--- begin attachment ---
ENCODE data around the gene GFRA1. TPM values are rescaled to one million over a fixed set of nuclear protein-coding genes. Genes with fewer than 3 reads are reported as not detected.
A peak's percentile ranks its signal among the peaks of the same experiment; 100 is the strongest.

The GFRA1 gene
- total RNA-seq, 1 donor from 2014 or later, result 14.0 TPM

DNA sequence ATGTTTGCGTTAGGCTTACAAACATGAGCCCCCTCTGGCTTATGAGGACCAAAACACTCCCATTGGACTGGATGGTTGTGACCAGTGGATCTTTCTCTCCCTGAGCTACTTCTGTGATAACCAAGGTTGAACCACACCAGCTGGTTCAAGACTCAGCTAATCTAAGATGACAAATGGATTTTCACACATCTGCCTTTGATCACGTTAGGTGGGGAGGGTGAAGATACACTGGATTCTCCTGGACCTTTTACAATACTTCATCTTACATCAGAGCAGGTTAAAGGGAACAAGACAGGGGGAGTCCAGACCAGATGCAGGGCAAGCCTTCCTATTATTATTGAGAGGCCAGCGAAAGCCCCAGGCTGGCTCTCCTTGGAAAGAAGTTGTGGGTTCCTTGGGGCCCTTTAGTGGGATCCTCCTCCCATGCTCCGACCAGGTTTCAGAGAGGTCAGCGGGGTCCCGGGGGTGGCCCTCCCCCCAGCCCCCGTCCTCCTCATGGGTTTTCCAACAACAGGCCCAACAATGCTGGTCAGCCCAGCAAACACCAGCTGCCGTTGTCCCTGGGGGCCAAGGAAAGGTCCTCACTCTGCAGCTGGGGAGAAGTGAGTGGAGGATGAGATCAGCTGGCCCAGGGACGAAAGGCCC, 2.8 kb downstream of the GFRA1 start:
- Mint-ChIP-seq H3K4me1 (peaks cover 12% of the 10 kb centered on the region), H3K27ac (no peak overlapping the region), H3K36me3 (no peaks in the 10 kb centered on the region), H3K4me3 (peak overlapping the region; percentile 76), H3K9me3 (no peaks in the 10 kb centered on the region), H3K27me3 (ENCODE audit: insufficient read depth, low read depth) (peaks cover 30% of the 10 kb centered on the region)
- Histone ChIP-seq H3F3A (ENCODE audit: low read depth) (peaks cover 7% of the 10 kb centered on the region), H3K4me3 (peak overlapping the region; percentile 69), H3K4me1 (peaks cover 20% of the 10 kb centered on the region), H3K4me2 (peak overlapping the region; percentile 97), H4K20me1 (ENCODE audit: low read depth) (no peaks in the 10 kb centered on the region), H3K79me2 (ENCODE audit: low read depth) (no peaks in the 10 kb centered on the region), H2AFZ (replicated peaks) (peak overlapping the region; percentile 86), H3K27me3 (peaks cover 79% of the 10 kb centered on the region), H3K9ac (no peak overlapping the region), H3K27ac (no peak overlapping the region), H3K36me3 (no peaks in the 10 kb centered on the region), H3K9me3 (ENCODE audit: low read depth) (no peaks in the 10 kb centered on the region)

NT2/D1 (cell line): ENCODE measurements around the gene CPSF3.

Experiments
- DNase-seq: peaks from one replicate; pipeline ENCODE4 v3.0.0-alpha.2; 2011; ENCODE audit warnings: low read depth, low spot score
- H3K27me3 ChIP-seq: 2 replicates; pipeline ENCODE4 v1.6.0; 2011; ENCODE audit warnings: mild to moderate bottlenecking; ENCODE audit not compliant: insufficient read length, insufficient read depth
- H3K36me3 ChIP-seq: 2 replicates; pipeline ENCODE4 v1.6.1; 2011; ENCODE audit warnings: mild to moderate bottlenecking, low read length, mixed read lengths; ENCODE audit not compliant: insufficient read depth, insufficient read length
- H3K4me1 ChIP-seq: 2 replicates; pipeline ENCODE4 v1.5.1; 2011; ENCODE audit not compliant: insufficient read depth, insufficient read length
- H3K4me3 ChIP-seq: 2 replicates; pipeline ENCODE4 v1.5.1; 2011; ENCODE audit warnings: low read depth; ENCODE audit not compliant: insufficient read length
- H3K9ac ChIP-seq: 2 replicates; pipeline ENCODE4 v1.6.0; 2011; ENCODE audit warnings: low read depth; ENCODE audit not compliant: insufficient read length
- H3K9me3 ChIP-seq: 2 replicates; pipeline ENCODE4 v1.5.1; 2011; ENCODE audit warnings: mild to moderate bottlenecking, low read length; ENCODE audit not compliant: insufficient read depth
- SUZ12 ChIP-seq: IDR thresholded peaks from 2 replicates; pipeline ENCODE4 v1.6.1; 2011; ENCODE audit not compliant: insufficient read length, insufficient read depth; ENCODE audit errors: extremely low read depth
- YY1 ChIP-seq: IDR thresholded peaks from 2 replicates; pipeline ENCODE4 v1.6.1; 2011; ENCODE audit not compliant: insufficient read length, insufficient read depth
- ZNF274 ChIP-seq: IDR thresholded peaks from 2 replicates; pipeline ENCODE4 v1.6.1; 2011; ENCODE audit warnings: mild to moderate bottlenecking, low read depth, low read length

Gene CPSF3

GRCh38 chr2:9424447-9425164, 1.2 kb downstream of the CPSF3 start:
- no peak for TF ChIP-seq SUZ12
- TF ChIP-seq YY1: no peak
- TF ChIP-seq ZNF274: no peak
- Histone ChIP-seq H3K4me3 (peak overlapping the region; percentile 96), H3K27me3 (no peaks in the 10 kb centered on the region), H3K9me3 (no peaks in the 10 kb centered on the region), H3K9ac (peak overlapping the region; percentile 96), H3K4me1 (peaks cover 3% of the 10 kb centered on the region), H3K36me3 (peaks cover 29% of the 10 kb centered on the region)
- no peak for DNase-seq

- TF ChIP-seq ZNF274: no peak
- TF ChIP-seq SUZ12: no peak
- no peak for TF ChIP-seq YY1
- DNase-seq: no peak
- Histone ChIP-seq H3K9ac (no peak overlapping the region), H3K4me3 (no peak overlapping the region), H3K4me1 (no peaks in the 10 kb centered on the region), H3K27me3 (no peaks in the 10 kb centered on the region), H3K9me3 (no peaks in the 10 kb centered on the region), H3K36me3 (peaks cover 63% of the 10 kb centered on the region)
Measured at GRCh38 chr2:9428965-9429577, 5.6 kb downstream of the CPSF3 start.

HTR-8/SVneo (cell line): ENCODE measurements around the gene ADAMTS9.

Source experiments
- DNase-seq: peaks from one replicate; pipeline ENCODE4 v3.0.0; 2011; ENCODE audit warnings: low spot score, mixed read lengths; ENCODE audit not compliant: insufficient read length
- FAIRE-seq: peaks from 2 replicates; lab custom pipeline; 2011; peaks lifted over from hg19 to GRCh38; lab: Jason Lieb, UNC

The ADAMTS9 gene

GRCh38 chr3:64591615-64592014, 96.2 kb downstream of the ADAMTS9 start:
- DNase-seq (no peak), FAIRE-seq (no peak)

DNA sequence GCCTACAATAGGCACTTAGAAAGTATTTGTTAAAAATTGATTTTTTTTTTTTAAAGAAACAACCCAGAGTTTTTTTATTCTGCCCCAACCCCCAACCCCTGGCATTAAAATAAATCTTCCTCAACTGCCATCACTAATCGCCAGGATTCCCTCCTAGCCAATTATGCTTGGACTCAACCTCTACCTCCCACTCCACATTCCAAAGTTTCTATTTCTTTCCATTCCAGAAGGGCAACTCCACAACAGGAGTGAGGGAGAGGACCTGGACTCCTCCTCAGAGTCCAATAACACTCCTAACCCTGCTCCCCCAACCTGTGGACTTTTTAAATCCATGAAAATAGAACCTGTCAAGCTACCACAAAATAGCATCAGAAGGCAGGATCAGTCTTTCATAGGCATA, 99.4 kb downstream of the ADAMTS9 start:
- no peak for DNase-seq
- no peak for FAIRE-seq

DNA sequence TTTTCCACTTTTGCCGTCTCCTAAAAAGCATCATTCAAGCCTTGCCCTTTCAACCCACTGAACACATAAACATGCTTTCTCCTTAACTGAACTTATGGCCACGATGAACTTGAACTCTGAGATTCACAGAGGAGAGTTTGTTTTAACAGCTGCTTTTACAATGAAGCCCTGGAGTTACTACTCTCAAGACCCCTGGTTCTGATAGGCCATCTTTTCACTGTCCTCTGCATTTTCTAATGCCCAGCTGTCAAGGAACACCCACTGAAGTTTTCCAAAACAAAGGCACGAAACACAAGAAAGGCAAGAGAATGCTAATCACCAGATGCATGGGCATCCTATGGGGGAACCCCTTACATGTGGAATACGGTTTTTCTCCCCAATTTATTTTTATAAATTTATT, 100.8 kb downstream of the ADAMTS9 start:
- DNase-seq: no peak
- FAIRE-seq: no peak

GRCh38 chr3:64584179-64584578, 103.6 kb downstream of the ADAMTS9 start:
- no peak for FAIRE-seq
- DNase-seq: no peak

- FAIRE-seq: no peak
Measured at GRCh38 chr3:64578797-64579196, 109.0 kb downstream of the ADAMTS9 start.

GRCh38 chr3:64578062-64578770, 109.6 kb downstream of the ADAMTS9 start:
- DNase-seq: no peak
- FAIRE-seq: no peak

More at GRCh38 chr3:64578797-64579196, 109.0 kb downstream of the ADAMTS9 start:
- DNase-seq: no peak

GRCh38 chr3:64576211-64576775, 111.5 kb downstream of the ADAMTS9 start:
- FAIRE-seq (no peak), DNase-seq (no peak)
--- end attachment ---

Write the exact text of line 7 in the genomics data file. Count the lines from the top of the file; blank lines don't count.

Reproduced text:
- Histone ChIP-seq H3F3A (ENCODE audit: low read depth) (peaks cover 7% of the 10 kb centered on the region), H3K4me3 (peak overlapping the region; percentile 69), H3K4me1 (peaks cover 20% of the 10 kb centered on the region), H3K4me2 (peak overlapping the region; percentile 97), H4K20me1 (ENCODE audit: low read depth) (no peaks in the 10 kb centered on the region), H3K79me2 (ENCODE audit: low read depth) (no peaks in the 10 kb centered on the region), H2AFZ (replicated peaks) (peak overlapping the region; percentile 86), H3K27me3 (peaks cover 79% of the 10 kb centered on the region), H3K9ac (no peak overlapping the region), H3K27ac (no peak overlapping the region), H3K36me3 (no peaks in the 10 kb centered on the region), H3K9me3 (ENCODE audit: low read depth) (no peaks in the 10 kb centered on the region)